Anyone looking for gratitude ought probably to choose a career other than banking.
Hardly had Royal Bank of Scotland unveiled its half-year results that were well ahead of market expectations did its share price fall.
Indeed, the RBS share performance has been on a downward track for most of the past 12 months.
Currently, the stock is trading at 203.9p as of 7 August, down from the 217.10p at which it changed hands on 1 August, the day before the interim results.
“Economic and political uncertainty”
A month earlier, on 8 July, the shares had been worth 225.80p, and six months back, on 7 February, they had traded at 240p.
True, looking at the year to date in RBS share price history, we see a dip at the start of 2019, with the stock at 216.60p on 2 January. But a year earlier, on 7 August 2018, it had traded at 252.50p.
So, what is going on?
Well, it seems that before the results, traders and investors feared the figures would be worse than they proved to be, while after the results they preferred to focus on RBS’s warnings of “continued economic and political uncertainty” in the near future and the impact this may have on the bank’s performance. Brexit is clearly a factor behind this.
All of which obscured what, in normal times, would have been a more-than-respectable set of half-year results. Against the £2.3 billion operating profit expected by the market, RBS delivered nearly £2.7 billion – a 48% rise on the first half of last year.
Operating profit is defined as the surplus on business activity after the deduction of operating expenses but before payment of interest and tax.
Costs were cut by £173 million compared with the first half of 2018 and the payroll was reduced by 3,400 full-time equivalent positions.
Strategic target remains
Net lending growth across retail and commercial business customers was 2.5%. The interim dividend was maintained at 2p a share, the same as in the first half of last year, but the additional special dividend was increased from 7.5p last year to 12p.
The bank said it had “delivered further improvements for customers” with “much more to come”.
But its net interest margin – the difference between the interest charged to borrowers and the lower interest rate paid to savers – narrowed by 0.09 of a percentage point to 2.04%.
And RBS said that the “current operating environment makes achieving a 12% return on equity by 2020 very unlikely,'' adding: “This remains our strategic target and we believe it is achievable in the medium term.”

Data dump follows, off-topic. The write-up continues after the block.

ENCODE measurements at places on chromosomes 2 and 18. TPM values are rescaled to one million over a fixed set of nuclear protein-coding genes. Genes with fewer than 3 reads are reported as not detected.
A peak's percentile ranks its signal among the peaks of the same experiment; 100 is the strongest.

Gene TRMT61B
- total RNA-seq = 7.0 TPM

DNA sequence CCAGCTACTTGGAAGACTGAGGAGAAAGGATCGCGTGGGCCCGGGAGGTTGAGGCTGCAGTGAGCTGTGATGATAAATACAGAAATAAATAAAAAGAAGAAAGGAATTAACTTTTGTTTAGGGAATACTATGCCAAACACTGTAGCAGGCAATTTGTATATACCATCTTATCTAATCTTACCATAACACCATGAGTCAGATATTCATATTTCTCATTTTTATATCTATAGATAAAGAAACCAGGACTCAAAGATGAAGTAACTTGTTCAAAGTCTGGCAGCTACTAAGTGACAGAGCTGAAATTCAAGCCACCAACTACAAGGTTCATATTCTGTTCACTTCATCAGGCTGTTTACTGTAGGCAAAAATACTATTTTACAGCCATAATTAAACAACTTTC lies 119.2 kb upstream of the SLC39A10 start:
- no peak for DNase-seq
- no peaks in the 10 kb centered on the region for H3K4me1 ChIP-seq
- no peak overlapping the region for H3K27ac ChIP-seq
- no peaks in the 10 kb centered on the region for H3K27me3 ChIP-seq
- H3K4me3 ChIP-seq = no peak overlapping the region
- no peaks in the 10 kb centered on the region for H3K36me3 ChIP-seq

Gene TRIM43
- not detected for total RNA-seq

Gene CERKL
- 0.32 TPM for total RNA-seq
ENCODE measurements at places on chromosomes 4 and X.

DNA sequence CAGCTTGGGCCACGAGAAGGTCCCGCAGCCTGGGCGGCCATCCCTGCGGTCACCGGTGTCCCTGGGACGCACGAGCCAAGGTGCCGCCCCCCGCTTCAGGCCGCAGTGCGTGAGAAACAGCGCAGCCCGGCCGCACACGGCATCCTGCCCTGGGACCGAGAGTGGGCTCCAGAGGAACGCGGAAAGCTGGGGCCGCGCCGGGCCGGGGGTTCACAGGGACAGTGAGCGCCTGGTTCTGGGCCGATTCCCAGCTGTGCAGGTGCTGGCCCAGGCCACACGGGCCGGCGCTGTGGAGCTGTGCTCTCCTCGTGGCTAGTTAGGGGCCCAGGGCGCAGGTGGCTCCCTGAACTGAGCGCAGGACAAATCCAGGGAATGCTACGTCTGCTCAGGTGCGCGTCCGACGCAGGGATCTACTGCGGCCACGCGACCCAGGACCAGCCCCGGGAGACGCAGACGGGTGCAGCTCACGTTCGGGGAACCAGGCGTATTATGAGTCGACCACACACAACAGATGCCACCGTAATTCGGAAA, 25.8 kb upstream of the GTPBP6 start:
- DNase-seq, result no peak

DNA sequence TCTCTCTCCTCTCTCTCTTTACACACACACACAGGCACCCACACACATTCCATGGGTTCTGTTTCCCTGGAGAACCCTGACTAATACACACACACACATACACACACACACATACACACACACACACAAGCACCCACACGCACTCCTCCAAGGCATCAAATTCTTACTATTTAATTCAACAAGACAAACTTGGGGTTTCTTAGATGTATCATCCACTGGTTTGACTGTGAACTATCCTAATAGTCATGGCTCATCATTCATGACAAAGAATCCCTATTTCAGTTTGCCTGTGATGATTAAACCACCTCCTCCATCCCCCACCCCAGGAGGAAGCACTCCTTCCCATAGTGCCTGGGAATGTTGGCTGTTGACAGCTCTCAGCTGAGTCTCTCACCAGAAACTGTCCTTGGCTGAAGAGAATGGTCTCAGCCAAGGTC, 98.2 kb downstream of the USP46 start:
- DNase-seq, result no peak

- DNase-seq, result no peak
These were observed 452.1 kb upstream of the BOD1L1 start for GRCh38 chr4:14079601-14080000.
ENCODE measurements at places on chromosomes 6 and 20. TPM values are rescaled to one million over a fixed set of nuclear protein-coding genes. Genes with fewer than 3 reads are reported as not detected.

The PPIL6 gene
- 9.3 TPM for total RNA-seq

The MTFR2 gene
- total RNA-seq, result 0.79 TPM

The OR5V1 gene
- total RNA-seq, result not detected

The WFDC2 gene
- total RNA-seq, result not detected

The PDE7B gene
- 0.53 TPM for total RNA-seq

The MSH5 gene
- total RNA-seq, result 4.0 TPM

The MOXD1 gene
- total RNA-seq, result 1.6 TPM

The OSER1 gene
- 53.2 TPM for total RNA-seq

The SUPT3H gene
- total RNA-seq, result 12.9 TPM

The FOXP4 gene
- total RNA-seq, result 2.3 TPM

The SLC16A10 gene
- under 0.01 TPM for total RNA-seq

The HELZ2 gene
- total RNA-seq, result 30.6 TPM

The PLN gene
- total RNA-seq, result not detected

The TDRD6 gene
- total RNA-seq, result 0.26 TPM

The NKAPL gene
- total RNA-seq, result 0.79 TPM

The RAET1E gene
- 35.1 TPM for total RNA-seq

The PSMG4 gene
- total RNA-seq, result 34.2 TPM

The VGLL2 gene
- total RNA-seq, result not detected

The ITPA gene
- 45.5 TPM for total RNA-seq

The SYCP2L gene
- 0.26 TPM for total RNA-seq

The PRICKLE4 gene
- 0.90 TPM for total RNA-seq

Return on equity is defined as the return on a company’s assets minus its liabilities.
RBS is probably the best-known British casualty of the 2008 financial crisis and subsequent Great Recession. From the turn of the millennium, it embarked on breakneck expansion, most notably by acquiring the National Westminster Bank, one of the traditional “big four”, having beaten off a rival bid the Bank of Scotland, which is now part of Lloyds Banking Group.
The deal catapulted RBS into the number-two slot in UK commercial banking, second only to global giant HSBC.
The final phase of this growth spurt came in October 2007 when, as part of a syndicate involving Spain’s Santander bank and Belgium’s Fortis, RBS acquired one of the great names of European banking – the Dutch institution ABN AMRO, the latter set of initials referring to the cities of Amsterdam and Rotterdam.
Great names in banking
For a period, RBS was the largest bank in the world.
But by then, the August 2007 credit crunch had traumatised the financial world and RBS faced losses on positions it held in the credit markets. It planned to raise fresh capital, but the worsening climate of 2008 culminated in September and October of that year with the collapse of Lehman Brothers and the rescue of Merrill Lynch and other institutions.
RBS was effectively nationalised by the British Government, whose stake rose to 84% and which still stands at 62%.
For that reason, of the total £3.3 billion paid out since RBS resumed dividend payments, £2 billion will have gone to the British taxpayer.
The scale of RBS’s fall in 2008 was magnified many times by the fact that, within the wreckage, lay some of the most illustrious names in British banking.
Alongside RBS itself, an institution with the rare privilege of being able to issue its own banknotes, could be found what had been the National Provincial and the Westminster banks before their 1968 merger; the Queen’s banker, Coutts; and Northern Ireland’s Ulster Bank.
RBS retains the right to the name of the Williams & Glyn’s Bank, a NatWest subsidiary from 1970 to 1985, when it was absorbed into the main bank. In the wake of the financial crisis, Britain, as with all European Union members, was required by Brussels to find ways of “giving back” the advantage that bailed-out banks had gained over those who had not been supported.
One idea was to spin off certain RBS branches into a revived Williams & Glyn’s, but this foundered on the difficulties such a bank would have encountered in terms of financial survival.
Instead, RBS was allowed to donate more than £800 million to a fund to increase competition in British banking.
So, to the future. In the half-year results, more than a page is devoted to the “risk factors” facing RBS, including hazards relating to IT, financial resilience and legal, regulatory and conduct issues.
One of these reads: “The group faces increased political and economic risks and uncertainty in the UK and global markets.”
That covers quite a lot of ground and seems unlikely, given the recent RBS share price history, to lift the stock.